In response, the judges referred to the infamous KPS Gill who was convicted under Section 354 for slapping the posterior of Rupan Deol at a party, using his conviction to conclude, “To say there was no intention [to outrage modesty] is not possible.” It takes great judicial latitude to compare slapping a woman’s behind in a state of inebriation to shoving her in the course of an argument. And even more so to further conclude that even keeping a hand on a woman’s shoulder can be constituted as outraging her modesty — if she chooses to interpret is as such.


This kind of “enlightenment”—which violates the intent of the original law—does women no favours. It is precisely this kind of misuse of Section 354—both by the police who booked Chate under 354 when they had many other options and the court that has foolishly upheld the decision — that aids and abets the many misogynists who resist strengthening s*xual violence laws in this country. Much as the gross abuses of the anti-dowry act have long enabled so-called men’s rights activists to attack a much-needed law — and ignore the many victims of domestic violence.

False anti-dowry cases allow such men to play victim, and portray *all* women as conniving harridans ready to use their gender as a weapon. Cases like Chate will allow much the same to happen to Section 354, especially its revised subsections which allow a broader interpretation of s*xual offenses. But as this case shows, the blame lies not with women per se—many of whom are real victims of s*xual and domestic violence, and whom the law often fails to protect—but with the authorities who deploy the Indian Penal Code at their personal whim.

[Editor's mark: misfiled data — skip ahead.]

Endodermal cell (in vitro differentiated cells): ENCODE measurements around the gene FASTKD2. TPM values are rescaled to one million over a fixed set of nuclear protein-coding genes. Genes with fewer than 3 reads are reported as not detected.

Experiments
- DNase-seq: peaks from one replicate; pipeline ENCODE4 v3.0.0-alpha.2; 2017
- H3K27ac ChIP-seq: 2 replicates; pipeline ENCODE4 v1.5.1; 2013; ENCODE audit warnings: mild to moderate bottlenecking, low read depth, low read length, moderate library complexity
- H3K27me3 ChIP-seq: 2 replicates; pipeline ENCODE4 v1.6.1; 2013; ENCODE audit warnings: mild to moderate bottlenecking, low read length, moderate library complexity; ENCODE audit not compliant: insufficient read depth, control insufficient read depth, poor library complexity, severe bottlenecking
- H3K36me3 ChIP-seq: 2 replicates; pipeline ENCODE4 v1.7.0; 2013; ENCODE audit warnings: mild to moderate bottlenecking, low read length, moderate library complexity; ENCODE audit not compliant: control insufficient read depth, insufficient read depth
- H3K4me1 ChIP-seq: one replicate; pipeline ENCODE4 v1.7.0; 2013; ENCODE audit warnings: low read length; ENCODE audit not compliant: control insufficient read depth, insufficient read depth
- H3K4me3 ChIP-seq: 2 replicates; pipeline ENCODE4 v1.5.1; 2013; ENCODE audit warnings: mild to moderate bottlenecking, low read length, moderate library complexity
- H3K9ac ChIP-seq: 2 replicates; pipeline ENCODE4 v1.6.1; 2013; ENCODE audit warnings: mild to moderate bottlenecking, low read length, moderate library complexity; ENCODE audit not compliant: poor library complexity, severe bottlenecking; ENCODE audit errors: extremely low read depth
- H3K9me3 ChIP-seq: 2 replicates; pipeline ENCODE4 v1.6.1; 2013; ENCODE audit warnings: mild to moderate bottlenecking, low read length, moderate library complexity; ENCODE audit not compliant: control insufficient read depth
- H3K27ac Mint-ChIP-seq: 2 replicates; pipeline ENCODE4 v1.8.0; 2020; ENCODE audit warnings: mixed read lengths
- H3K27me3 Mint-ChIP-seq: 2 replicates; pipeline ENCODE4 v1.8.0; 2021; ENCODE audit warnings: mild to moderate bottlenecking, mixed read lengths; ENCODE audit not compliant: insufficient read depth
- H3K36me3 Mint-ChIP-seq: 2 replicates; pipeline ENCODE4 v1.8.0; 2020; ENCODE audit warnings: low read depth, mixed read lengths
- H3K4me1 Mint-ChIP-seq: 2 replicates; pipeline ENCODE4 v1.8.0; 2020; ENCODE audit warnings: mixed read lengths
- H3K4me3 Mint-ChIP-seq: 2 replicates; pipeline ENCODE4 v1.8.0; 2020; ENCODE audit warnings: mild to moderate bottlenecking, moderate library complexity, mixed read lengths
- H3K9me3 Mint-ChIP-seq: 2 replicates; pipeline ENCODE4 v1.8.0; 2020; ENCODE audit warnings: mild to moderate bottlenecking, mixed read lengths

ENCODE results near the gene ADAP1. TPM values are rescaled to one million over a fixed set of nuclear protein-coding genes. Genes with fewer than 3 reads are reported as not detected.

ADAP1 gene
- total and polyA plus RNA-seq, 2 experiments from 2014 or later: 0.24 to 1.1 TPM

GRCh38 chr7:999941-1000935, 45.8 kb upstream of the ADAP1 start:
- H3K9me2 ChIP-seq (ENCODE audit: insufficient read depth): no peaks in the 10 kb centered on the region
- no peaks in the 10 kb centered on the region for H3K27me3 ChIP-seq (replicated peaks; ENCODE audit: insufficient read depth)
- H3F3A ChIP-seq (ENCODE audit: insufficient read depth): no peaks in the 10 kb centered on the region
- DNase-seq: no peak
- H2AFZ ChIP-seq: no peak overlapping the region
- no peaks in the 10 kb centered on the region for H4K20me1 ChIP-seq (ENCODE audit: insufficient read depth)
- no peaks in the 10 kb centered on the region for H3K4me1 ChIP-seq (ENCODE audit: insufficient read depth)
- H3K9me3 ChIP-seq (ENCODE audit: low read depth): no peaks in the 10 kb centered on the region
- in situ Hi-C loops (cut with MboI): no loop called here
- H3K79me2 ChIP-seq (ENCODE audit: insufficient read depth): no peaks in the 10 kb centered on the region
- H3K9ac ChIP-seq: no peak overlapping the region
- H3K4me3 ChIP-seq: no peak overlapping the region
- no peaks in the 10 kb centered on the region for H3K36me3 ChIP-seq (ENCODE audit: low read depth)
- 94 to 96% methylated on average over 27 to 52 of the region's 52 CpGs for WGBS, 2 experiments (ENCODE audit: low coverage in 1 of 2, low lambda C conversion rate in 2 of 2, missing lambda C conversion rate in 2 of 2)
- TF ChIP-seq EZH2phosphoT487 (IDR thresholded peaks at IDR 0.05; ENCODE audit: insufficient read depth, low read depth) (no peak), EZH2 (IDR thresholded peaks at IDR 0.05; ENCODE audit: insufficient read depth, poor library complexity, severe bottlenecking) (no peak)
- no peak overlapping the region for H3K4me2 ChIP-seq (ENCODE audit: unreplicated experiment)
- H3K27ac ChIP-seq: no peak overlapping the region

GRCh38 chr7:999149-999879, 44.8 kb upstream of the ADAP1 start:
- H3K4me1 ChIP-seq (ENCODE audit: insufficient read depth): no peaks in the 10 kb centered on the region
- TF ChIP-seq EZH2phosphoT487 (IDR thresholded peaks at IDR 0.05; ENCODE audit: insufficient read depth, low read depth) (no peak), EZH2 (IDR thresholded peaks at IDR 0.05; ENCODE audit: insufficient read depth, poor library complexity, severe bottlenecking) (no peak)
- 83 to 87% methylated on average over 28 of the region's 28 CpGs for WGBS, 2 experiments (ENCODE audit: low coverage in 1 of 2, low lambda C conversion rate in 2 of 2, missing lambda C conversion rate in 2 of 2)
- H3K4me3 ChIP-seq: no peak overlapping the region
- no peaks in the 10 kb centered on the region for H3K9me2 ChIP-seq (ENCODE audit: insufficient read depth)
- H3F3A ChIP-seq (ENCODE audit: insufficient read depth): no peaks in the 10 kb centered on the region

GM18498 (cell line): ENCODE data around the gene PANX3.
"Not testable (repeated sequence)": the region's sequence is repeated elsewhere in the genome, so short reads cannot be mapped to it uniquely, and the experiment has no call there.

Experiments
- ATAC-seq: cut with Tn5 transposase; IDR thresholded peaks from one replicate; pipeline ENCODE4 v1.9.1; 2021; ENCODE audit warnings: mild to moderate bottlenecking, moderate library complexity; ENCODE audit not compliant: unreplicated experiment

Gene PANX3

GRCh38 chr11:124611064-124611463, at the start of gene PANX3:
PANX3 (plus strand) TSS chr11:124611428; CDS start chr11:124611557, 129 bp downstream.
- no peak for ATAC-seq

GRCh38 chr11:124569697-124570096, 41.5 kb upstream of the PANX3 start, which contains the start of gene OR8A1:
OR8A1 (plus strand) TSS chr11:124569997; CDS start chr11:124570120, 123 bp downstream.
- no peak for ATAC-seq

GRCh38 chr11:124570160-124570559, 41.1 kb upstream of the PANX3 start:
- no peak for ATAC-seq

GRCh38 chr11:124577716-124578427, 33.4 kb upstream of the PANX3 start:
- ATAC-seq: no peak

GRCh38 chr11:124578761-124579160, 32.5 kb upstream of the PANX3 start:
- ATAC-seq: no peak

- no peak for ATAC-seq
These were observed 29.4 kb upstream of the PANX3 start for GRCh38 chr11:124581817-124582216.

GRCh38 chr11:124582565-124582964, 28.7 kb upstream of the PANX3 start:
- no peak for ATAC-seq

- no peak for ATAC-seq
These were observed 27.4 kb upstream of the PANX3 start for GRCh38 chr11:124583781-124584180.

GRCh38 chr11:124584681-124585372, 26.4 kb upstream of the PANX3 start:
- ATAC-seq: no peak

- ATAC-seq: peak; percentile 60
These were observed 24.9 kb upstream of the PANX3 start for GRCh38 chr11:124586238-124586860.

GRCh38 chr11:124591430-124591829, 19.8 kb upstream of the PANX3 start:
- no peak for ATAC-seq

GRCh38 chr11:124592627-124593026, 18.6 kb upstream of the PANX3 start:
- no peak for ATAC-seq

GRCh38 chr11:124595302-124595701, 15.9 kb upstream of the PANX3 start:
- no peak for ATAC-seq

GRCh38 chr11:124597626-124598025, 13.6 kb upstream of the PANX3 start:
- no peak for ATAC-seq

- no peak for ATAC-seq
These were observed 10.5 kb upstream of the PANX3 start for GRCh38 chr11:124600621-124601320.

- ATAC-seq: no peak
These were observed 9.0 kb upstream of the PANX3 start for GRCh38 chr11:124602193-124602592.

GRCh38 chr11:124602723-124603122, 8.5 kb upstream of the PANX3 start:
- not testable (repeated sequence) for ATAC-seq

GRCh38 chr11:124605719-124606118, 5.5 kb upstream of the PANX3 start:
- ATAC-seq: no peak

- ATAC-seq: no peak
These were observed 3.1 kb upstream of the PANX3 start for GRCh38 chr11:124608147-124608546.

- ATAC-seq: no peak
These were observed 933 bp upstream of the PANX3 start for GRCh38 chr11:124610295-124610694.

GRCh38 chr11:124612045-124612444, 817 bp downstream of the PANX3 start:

Writing on the issue of free speech (and the poor protection it receives in our courts), Suhrith Parthasarathy writes, “But, collectively, the Supreme Court’s jurisprudence in allowing speech to thrive is so poor as to make the prospect of restraining prior governmental action or more principled decisions from the lower judiciary an abandoned dream. The court seems to lack the philosophical bent of mind to consider certain rights as inviolable, as superior to the impulses of the majority.”

This inability to carefully consider the intent of the law, and assess the weight of an individual complaint afflicts our courts across the board. This is why we get a bewildering variety of verdicts which rely not on true jurisprudence but the arbitrary interpretation of the individual judge. Where one can decry s*x before marriage as immoral, the other can deem a hand on the shoulder as potentially s*xual. One set of High Court judges can overthrow Section 377 while another pair at the Supreme Court can reinstitute it with equal ease. The result is a judicial system that fails to protect the spirit and intent of the laws it is entrusted to uphold. Justice becomes just another game of russian roulette, luck of the judicial draw.